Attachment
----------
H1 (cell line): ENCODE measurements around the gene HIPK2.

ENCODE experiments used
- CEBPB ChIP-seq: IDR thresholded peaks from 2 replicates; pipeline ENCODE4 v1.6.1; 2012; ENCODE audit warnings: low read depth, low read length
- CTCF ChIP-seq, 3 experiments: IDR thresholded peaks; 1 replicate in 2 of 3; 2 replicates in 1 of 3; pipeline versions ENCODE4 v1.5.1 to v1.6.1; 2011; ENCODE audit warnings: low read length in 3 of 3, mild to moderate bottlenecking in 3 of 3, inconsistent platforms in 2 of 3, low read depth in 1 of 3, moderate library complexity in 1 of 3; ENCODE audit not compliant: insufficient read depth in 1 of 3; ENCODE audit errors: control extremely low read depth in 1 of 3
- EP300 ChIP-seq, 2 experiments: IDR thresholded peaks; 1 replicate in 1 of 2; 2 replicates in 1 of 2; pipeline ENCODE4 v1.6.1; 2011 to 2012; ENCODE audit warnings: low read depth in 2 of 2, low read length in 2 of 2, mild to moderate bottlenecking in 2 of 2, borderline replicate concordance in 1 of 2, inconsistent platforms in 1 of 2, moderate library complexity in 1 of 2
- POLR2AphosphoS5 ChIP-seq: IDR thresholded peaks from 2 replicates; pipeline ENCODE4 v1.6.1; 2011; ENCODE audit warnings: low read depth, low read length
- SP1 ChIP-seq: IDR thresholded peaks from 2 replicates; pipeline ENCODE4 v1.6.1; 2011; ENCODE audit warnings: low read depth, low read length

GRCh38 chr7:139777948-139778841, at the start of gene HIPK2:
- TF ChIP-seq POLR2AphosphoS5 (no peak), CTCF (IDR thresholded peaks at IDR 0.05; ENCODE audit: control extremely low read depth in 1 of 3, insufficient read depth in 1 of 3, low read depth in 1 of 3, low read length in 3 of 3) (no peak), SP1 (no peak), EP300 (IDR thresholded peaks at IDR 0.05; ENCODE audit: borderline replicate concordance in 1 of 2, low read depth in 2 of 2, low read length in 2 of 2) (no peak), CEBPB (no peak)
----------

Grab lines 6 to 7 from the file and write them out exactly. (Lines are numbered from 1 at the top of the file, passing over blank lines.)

- POLR2AphosphoS5 ChIP-seq: IDR thresholded peaks from 2 replicates; pipeline ENCODE4 v1.6.1; 2011; ENCODE audit warnings: low read depth, low read length
- SP1 ChIP-seq: IDR thresholded peaks from 2 replicates; pipeline ENCODE4 v1.6.1; 2011; ENCODE audit warnings: low read depth, low read length